Watch History

THE PLAYOFF BETWEEN VINTAGE AND MODERN

By Olivier Müller
Apr 21, 2023
Image


Vintage or modern? It’s a simple question with many different answers. It’s hard to settle the matter, but the intention behind the purchase should give several pointers. Let’s take a closer look! 

What are the criteria for deciding which watch to buy? Some are rational; others are much less so and thus defy analysis. They include emotion, love at first sight, family events and special occasions such as a wedding, a birth, and so on. So much the better: watches are (and must remain!) a highly emotional object. 

But when it comes to actually making a purchase, nobody can follow their every whim all the time (unless of course they are of unlimited means, and let’s face it, that rules out most of us). In many if not most cases, it’s likely that buyers will seek to weigh prospective purchases in the light of more practical considerations, too. That involves asking the right questions: who is the watch for? What makes it an interesting addition to their collection? What use will be made of it? Will it increase or decrease in value? Can the brand still service it properly? Is it a buyer’s market right now?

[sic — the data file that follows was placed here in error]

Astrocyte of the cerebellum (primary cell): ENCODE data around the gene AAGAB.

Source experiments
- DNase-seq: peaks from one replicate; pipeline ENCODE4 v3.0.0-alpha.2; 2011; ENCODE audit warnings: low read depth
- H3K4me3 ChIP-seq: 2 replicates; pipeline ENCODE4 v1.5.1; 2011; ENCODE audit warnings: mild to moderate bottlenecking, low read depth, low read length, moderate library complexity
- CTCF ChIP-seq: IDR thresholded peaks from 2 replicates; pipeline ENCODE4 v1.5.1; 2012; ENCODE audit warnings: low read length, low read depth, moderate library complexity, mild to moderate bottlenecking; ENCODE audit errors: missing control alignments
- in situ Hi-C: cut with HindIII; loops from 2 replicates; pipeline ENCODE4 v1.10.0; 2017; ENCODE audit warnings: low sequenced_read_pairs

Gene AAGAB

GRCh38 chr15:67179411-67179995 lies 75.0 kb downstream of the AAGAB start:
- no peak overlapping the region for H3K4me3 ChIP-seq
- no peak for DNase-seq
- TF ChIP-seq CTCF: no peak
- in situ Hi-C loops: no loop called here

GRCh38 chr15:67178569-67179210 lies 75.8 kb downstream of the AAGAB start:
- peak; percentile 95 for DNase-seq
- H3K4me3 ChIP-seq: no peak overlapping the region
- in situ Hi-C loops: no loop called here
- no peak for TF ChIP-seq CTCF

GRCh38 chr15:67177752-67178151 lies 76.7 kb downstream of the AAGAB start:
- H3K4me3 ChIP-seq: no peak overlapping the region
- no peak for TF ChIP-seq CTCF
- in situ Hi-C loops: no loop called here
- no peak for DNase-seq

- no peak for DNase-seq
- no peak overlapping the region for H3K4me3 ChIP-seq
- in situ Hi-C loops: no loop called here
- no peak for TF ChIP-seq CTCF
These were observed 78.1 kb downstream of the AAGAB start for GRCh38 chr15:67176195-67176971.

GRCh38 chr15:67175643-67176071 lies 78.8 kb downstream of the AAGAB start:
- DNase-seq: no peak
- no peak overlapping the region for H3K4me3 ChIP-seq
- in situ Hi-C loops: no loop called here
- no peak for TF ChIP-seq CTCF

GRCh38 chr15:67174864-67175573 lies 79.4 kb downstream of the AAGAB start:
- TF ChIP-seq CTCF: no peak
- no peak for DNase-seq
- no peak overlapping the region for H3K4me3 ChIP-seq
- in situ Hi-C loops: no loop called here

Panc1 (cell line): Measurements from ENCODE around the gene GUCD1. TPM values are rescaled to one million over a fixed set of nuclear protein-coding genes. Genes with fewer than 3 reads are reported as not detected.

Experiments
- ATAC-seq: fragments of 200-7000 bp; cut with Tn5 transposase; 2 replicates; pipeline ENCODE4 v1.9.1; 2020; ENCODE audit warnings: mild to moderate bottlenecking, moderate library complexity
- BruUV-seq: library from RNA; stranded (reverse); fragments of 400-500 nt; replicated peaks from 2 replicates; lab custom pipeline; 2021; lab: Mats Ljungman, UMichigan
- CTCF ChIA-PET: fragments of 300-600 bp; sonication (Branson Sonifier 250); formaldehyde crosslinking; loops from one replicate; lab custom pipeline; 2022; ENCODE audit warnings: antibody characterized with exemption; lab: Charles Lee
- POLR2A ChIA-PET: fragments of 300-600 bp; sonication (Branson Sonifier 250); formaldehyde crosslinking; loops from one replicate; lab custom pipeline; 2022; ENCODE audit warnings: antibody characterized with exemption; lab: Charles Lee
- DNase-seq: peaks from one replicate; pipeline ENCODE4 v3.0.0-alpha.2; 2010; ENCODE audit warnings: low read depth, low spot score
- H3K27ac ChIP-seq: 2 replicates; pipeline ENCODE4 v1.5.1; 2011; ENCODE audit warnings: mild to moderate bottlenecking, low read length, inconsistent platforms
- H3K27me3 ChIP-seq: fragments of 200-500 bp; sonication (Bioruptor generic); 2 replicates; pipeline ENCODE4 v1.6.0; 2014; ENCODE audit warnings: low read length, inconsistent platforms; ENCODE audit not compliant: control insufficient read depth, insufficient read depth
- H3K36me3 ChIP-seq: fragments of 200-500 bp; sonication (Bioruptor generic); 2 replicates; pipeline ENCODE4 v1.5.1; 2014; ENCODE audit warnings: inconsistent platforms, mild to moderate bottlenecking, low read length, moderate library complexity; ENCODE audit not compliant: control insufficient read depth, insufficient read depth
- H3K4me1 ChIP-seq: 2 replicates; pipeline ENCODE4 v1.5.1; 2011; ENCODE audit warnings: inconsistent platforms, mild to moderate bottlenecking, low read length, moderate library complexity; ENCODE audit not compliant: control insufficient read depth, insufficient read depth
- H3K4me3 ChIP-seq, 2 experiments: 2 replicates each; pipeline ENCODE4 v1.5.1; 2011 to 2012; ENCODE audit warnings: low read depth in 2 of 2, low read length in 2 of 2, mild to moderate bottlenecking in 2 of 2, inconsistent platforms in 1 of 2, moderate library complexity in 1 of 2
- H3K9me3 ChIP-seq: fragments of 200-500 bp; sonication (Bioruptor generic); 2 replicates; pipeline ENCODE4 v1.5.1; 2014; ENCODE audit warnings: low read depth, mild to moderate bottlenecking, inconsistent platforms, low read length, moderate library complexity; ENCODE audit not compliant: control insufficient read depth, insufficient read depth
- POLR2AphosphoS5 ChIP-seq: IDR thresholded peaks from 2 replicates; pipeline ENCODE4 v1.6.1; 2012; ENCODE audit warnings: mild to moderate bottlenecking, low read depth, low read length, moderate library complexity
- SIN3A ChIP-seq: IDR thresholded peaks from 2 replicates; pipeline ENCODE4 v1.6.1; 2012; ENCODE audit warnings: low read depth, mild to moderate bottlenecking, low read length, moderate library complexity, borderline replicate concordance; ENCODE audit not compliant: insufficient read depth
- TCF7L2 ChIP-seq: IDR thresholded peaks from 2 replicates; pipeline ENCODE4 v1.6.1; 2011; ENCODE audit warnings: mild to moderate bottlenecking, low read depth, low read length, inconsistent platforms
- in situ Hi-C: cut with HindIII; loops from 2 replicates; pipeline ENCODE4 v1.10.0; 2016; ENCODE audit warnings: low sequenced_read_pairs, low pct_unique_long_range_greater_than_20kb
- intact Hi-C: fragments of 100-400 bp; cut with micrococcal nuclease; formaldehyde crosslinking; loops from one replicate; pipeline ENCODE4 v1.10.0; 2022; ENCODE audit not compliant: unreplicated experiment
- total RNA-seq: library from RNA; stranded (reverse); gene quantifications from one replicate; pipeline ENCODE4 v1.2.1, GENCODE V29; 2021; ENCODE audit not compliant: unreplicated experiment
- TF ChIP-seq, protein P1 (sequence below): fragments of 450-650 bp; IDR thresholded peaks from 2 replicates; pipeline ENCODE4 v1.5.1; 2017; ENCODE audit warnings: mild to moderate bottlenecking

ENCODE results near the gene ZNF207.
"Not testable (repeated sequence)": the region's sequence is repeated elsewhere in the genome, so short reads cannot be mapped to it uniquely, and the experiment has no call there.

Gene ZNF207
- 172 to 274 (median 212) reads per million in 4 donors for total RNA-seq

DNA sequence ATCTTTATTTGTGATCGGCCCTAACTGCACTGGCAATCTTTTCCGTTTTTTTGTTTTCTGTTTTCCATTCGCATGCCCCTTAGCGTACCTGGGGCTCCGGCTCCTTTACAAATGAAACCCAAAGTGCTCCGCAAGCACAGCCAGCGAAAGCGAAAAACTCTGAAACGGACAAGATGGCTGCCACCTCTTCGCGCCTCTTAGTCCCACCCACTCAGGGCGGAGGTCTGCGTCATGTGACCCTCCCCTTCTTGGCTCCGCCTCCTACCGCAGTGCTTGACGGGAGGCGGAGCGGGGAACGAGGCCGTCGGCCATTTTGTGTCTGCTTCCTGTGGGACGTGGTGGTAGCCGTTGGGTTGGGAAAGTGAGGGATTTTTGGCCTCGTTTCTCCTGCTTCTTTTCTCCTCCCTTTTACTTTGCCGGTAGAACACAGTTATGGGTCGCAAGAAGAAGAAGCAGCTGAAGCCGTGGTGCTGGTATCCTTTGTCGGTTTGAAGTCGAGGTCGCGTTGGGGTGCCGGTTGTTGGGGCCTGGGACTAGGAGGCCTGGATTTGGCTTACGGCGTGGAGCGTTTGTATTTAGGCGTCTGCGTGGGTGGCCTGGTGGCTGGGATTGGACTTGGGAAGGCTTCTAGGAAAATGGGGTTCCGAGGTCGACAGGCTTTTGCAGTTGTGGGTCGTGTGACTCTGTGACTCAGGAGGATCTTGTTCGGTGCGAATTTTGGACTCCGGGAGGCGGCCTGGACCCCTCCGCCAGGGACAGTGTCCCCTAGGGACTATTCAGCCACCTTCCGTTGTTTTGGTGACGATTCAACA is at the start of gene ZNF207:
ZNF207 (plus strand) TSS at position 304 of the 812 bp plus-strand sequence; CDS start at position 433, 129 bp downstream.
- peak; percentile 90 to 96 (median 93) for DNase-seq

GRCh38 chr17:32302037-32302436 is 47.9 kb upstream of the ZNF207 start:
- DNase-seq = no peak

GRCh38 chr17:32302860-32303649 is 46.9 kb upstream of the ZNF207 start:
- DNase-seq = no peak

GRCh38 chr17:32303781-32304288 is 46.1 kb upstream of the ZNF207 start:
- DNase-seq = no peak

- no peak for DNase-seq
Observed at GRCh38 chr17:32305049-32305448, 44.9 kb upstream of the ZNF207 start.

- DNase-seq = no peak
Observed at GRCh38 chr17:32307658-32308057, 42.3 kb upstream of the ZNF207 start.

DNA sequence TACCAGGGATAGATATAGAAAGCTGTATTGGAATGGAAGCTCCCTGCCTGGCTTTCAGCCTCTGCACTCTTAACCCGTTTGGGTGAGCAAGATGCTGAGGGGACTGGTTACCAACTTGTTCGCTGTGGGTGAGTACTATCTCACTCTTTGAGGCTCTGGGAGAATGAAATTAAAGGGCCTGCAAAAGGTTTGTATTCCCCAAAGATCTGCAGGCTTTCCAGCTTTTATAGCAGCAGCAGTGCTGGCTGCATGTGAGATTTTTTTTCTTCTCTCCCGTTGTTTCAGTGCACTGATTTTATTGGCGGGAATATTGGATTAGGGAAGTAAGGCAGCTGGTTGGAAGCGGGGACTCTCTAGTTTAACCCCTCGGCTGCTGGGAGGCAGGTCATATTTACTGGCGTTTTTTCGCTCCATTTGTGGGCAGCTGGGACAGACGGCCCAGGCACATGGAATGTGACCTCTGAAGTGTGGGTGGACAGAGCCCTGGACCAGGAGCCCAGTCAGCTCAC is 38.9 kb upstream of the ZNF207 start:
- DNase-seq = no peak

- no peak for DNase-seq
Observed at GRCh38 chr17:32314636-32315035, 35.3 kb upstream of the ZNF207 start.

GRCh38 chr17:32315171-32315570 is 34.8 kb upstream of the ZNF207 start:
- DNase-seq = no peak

Making a decision doesn’t necessarily mean carrying out detailed market research each time a purchase opportunity arises, but it does involve asking yourself the right questions – ones that will lead to the right answers. 

Vintage classics

Reliability above all else